If you do not currently have an End of Life Plan in place, you are not alone.  Given my personal experience, I can tell you that losing my mother was, by far, the toughest day of my life. And like our situation, here is what happens in most cases.  Just about the time when it starts to “sink in” that your loved one is really gone, and your emotions begin to elevate, all of a sudden you find yourself sitting in a Funeral Home or Cemetery, reviewing all of their funeral home services and planning a funeral.  This is probably the last thing anyone wants to be doing during a difficult time like this. 

Just Some of the Funeral Planning Challenges

• How do you transport the body?  Where do you transport it?  How soon?
• What vital statistics do we need to gather, and how soon?
• How soon afterwards should the funeral and/or memorial service be?
• How do you determine which Funeral Home, Cemetery, or Funeral Director?
• What if the deceased lives out of town?
• Sitting down with a Funeral Director to review all the details and options
• Try to figure out what your loved one “would have wanted”
• Making some incredibly difficult financial decisions
• Trying to figure out what type of memorial service your loved one “would have wanted”
• Did they want to be cremation or traditional burial?
• Choosing among many different types of caskets or cremation urns
• Where should the final resting place of their body or ashes be?
• How do you coordinate this with your religion/Church?
• Who should be invited, and how do you invite them?
• Arranging travel and accommodation plans for out-of-town guests
• Who will give the funeral eulogyHow to give a eulogy?
• How will this be paid for?  Were there any burial insurance or funeral insurance policies?
• Who will speak at the memorial services? Which songs and prayers do you use?
• Do you have a gathering afterwards?
• How do you place an obituary? Who does this?
• Do you want funeral flowers or donations?
• Arranging funeral programs, sending “thank you” cards, and much more…

End of Life Plans Save Money

Another huge benefit to creating an End of Life Plan is that, in addition to saving your family from going through emotional challenges and making difficult decisions, you could very likely save your family thousands – or even millions – of dollars. The reason why is when someone dies, there are many financial matters that accompany the funeral planning such as funeral estate planning, estate taxes, death taxes, capital gains taxes, income taxes, insurance policy proceeds, investments, real estate, bank accounts, mortgages, other debts, and much more.

Plan Now – Don’t Wait!

A wise man once said, “The difference between failure and success is largely determined by the amount of time and preparation put into preparing for the future.”  By creating a solid End of Life Plan – and then adding this as a part of a sound and comprehensive financial plan – nothing could be further from the truth!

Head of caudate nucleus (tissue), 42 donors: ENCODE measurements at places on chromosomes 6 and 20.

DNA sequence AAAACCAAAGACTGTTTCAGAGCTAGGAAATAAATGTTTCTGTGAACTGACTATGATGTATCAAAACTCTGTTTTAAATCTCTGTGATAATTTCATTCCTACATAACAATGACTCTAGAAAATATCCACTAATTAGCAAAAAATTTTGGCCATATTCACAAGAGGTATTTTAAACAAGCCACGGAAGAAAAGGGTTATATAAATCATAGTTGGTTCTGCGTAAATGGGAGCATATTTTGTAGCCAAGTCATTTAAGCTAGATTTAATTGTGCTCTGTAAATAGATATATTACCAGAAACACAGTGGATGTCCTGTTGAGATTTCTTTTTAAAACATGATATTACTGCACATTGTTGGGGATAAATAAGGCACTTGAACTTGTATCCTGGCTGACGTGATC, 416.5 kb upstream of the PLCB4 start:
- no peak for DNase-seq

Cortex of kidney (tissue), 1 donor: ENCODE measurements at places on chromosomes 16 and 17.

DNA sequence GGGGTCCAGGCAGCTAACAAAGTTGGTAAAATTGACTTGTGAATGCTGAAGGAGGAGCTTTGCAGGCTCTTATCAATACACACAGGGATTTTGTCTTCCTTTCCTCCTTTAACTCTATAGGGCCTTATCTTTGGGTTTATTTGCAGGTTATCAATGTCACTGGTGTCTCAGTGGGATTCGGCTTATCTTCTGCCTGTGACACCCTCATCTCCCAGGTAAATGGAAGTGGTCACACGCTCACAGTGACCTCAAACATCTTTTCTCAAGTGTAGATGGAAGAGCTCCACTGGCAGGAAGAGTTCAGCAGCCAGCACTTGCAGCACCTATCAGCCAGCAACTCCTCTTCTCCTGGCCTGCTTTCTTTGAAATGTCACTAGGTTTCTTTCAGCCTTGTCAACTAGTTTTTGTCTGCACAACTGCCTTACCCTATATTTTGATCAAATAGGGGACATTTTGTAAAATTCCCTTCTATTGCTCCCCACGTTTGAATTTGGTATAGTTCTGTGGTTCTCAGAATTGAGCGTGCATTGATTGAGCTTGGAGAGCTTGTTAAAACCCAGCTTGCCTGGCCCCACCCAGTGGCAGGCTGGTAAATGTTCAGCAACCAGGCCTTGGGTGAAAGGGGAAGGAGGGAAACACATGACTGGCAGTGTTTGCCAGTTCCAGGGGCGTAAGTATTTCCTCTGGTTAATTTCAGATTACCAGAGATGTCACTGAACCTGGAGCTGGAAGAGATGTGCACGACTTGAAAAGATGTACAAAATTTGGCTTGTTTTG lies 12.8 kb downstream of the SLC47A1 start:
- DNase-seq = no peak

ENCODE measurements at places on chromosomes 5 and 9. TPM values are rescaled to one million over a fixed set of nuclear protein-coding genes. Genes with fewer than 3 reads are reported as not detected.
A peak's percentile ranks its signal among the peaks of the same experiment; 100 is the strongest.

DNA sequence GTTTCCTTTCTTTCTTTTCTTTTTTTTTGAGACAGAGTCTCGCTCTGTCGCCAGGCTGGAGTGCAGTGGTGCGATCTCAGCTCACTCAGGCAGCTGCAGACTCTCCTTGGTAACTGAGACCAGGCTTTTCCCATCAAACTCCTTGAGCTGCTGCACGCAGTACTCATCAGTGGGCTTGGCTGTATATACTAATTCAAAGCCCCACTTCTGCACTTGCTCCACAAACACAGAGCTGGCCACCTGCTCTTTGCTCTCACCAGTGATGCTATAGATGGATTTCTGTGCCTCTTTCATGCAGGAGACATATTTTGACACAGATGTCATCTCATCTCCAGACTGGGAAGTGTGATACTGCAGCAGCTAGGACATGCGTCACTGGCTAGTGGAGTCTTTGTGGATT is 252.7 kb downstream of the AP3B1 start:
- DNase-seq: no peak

Christopher P. Hill, Founder
FuneralResources.com

5 Easy Steps to Create Your End of Life Plan

End of Life Plan Steps

5 Easy Steps Create an End of Life Plan

The Greatest Gift Your Family Will Always Remember

Live As If There’s No Tomorrow

The truth is nobody likes to talk about death or dying.  However, the unfortunate reality is that all of us will be forced to deal with this difficult situation at some point, and often times it happens when we least expect it.

Another harsh reality is that the large majority of financial professionals and families overlook or ignore the importance of incorporating a smart end of life plan as a part of a comprehensive financial plan.

I firmly believe that nobody would ever want their family and loved ones to have to deal with any unnecessary emotional and financial decisions (or costly expenses), during what could arguably be the worst times of their life.  However, yet another harsh reality is that over 70% of people who die fail to leave their family and loved ones as much as a basic Will, also called a Last Will and Testament.

Use These 5 Easy Steps:

I’ve put together 5 easy steps that should help every family improve their financial plan, simply by adding these key pieces of a smart end of life plan:

1.  Finish your Last Will or Living Trust, Living Will and other end of life directives.

2.  Complete our FREE Family Record Guide, which contains funeral plans including:

• A budget for the funeral costs that will be involved
• Your preference on a burial or cremation
• The location of your burial, or where you wish your ashes scattered
• Decide if you want a large memorial service or a small one
• Pre-arrange the caskets or cremation urns you like
• Choose officiates and others you want to run or speak at your service
• Pick the funeral music and Video Tribute you wish to have played
• What you would want engraved on your tombstone

3.  Create a “love drawer”, which is a central location where you keep all your end of life plans mentioned above. Choose someone to tell, and update it every two years.

4.  Consider using funeral insurance, such as pre need or final expense plans, which are specifically designed to pre-pay for all of your plans and funeral expenses

5.  Take advantage of the new memorial technology tools such as:

• Consider funeral webcasting on the Internet, so everyone possible can “attend”
• Build your own personal DVD Video Tribute, complete with songs and pictures
• Create and design a memorial website, who loved ones can share together online

Benefits to You and Your Family

By taking these steps now and creating your end of life plan in advance, you are sending your family a very strong message – which says that you cared enough to make this difficult time a little easier.  Not only with they thank you, but they will remember this selfless gift of love forever!

Chris Hill, Founder
https://funeralresources.com